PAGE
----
Despite the clear advantages of non-European, but less constant, population movements, modern, non-Oriented and remote cultures regularly produce their own, relatively less stable cultures.
“It was a paradox that we were able to show that some early, non-Oriented, migration may lead to slightly smaller brains than Europeans but a comparable overall brain size, ” says mental health researcher Saul Böll, of the University of Basel’s European Second- and Fifth-level School of Psychology.
Using extensive data from an ethnographic study, it is become clear that this observation is influenced by age, and also by language.
With this study, published in the current issue of the Cell Biology journal Biotes physico-chemische Trakt, researchers analyzed data obtained from 29 early, non-Oriented, Middle East migrant populations about age, language, living culture, body mass, thought, psychological vulnerability, language, and migration history. Individual countries were also able to provide data about language, education level and the probability of chronic mental disorders and mental diseases among migrants.
In general, the size of populations in the South-East of the Mediterranean more closely resembled the average size of the unselected groups of pre-immigration societies correspondingly developed in Europe: It was found that in several late, nomadic, societies, the closer the tendency to have an enlarged brain is correlated with increased brain size.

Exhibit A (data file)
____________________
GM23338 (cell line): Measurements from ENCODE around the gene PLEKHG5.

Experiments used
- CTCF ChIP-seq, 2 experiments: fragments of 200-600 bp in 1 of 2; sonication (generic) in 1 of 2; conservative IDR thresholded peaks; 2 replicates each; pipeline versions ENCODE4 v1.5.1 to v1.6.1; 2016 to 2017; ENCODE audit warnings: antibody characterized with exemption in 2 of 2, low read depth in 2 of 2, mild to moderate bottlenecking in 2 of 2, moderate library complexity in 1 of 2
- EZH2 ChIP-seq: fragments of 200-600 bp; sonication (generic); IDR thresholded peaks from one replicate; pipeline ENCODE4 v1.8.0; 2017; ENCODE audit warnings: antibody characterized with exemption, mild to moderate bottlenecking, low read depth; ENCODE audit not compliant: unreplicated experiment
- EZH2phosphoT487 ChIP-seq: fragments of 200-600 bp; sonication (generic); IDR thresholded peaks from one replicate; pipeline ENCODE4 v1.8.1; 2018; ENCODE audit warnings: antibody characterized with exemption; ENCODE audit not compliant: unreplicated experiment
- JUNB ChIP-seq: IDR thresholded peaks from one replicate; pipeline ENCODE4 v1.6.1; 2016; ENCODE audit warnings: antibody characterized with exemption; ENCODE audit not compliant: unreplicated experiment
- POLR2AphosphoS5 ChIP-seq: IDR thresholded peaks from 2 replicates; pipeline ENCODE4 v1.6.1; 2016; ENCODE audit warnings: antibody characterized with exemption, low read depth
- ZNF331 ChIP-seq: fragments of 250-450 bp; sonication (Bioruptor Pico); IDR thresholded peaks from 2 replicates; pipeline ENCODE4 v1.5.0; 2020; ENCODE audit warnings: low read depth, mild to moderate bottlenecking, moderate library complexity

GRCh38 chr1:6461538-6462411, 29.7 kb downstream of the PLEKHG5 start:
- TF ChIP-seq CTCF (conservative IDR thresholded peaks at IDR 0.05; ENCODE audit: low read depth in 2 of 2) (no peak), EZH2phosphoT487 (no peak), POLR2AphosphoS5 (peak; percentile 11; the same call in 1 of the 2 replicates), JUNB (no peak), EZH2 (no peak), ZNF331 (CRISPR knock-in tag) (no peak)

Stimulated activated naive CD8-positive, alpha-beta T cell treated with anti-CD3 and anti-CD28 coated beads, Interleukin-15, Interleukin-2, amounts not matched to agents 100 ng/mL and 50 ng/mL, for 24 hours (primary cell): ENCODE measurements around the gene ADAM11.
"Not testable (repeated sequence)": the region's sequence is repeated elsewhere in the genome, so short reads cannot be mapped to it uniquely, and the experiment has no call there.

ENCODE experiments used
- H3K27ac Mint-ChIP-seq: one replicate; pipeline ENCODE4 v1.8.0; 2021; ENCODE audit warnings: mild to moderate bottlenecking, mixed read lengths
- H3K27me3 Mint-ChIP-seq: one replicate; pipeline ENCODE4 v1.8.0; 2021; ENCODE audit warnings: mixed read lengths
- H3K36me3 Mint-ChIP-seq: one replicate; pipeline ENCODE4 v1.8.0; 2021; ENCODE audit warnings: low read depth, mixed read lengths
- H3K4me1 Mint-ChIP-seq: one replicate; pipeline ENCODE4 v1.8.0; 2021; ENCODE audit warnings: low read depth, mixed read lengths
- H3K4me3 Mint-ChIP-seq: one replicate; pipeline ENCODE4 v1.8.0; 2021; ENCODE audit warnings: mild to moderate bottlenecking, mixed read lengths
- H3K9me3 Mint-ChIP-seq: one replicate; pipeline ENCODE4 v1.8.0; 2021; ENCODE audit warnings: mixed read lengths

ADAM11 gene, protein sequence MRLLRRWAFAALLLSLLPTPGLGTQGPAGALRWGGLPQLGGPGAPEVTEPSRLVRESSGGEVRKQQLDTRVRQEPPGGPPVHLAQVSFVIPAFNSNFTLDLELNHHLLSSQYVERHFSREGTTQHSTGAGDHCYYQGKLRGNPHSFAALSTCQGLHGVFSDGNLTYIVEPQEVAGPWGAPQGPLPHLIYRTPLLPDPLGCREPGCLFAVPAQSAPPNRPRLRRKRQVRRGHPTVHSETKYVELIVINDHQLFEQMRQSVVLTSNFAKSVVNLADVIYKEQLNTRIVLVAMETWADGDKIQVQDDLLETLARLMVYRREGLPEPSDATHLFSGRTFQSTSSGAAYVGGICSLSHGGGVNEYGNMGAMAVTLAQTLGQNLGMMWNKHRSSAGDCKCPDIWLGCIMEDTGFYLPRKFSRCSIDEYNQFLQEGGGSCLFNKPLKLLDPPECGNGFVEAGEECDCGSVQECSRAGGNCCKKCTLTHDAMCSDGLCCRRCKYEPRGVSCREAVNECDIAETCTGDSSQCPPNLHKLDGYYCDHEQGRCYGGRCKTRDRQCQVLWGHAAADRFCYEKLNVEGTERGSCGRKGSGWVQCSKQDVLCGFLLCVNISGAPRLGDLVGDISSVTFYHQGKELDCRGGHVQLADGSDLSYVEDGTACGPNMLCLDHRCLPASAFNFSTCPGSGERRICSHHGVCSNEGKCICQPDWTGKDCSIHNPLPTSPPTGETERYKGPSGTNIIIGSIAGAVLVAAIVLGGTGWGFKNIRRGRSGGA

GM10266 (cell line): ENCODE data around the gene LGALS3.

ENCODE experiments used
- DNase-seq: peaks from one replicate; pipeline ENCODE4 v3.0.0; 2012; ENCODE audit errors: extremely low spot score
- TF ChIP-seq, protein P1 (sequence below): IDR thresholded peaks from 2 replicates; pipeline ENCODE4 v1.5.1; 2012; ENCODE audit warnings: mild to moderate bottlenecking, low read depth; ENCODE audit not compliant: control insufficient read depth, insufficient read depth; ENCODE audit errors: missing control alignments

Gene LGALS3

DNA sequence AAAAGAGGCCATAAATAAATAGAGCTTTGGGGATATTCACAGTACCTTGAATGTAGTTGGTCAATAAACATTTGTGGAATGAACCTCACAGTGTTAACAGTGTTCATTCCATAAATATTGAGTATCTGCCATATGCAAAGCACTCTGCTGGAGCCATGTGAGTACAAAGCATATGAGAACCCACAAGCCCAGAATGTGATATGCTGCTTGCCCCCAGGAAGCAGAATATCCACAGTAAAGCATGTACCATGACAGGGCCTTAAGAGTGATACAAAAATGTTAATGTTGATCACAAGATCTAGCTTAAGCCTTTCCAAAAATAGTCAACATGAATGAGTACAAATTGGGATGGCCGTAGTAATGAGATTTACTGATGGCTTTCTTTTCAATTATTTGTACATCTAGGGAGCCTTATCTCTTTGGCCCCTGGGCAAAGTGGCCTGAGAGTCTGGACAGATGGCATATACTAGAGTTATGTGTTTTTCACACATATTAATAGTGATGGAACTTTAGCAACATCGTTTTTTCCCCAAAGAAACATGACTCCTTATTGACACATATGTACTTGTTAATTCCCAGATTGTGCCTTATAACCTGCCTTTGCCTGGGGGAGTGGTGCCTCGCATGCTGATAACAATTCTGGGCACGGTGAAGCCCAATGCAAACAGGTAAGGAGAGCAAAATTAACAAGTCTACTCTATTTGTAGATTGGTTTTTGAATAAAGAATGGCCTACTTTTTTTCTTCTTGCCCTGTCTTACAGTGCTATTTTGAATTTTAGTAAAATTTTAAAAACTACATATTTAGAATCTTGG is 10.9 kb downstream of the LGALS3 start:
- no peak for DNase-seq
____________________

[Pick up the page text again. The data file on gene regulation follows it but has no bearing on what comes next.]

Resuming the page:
Experts say similar observations are also likely to be particularly relevant to behavioral resilience that would be seen during development.
“Our results conceal a major hidden characteristic of the later non-Oriented – that is, greater line-size variation, as much, if not more, tenfold, across the migrant population relative to one’s parents, ” concludes the study’s first author, Emmanuel Sariouw, head of the Hôtel-Dieu Foundation’s European Behavioral Sciences and Welfare Programme.